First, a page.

Type: journal article
Article abstract: Red Diamond Rattlesnakes (Crotalus ruber) have a very restricted range in the United States and are considered a species of special concern in California. Over a five year period (1999-2004), we used radio-telemetry to collect data on the movement ecology and habitat use of this little-studied species on protected coastal sage scrub land managed by the San Diego Zooâ€™s Wild Animal Park. During the study we compared the movement patterns and survivorship of â€œResidentâ€ snakes (N=11; 11,090 radio-days) to several C. ruber relocated by Park staff for safety purposes (â€œRelocatesâ€; N=6; 3,858 radio-days). Among Resident snakes, activity range sizes varied greatly both between individuals, and between years within individuals. Male Resident activity ranges (minimum convex polygon) were typically triple the size of Resident females (2.80 ha vs. 0.88 non-gravid females or 0.76 ha gravid females), and Resident males moved nearly twice as far during an activity season (1.38 km, Resident males vs. 0.77 km, Resident females). Overall, Resident C. ruber have relatively restricted movements when compared to other similar-sized rattlesnakes, typically never occurring more than 300 m linear distance from their winter dens. Relocates used significantly more land (mean activity range size 5.86 ha), and had greater maximum per move distances and total distances traveled during the first year after relocation than did Residents for the same time period. Activity range sizes, annual distances moved, and mean movement speed decreased over time among short distance Relocates (n=3; translocated 97 to 314 m), yet was similar or increased among long distance Relocates (n=3; translocated 856 to 1090 m). Only short distance Relocates were found near (within 50 m) their original capture site at some point during the study (30 to 364 d). Unlike most previous studies of relocated rattlesnakes, there was no detectable difference in survivorship between Residents and Relocates. If translocation is necessary for nuisance rattlesnakes, we suggest only short-distance relocations; long-distance translocations may be a potential conservation tool for future repatriations of C. ruber. We highly recommend more education and public outreach to minimize the need for snake removal.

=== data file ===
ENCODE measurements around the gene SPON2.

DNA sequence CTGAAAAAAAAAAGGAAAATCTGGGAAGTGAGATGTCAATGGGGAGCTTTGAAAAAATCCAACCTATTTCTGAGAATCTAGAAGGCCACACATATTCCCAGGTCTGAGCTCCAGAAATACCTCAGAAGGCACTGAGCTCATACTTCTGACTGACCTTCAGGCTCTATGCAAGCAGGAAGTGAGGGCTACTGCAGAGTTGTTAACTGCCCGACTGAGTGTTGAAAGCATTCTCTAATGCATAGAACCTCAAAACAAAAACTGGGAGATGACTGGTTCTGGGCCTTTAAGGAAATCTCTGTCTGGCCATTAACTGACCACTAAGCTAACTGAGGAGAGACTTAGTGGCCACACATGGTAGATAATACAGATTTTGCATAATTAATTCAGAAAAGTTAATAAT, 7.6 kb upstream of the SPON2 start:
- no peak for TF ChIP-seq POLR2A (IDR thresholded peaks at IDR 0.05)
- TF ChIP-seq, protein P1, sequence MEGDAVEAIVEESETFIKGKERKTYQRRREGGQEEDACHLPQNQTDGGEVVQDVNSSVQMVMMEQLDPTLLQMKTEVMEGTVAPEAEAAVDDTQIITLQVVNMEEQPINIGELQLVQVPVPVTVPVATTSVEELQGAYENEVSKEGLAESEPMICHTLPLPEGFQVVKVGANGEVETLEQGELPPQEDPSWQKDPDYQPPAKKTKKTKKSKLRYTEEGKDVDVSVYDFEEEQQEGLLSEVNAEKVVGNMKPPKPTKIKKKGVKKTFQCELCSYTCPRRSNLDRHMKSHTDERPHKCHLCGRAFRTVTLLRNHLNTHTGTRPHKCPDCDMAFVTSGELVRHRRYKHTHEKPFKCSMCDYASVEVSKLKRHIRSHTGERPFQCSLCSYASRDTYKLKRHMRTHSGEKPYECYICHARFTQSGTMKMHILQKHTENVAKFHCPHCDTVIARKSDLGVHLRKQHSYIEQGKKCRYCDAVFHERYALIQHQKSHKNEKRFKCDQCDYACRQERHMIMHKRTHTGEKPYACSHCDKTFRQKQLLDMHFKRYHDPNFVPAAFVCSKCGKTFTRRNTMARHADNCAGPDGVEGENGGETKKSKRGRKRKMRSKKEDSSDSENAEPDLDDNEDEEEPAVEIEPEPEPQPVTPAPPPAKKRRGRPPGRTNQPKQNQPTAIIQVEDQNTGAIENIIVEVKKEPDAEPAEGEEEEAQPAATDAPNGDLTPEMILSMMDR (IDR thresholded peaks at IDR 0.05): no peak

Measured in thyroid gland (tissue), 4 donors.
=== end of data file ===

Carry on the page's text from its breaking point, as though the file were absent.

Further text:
Authors: Brown, Tracey ; Lemm, Jeffrey; Montagne, J.P.; Tracey, Jeff; Alberts, Allison;
Journal title: The Biology of the Rattlesnakes
Species: Red Diamond Rattlesnake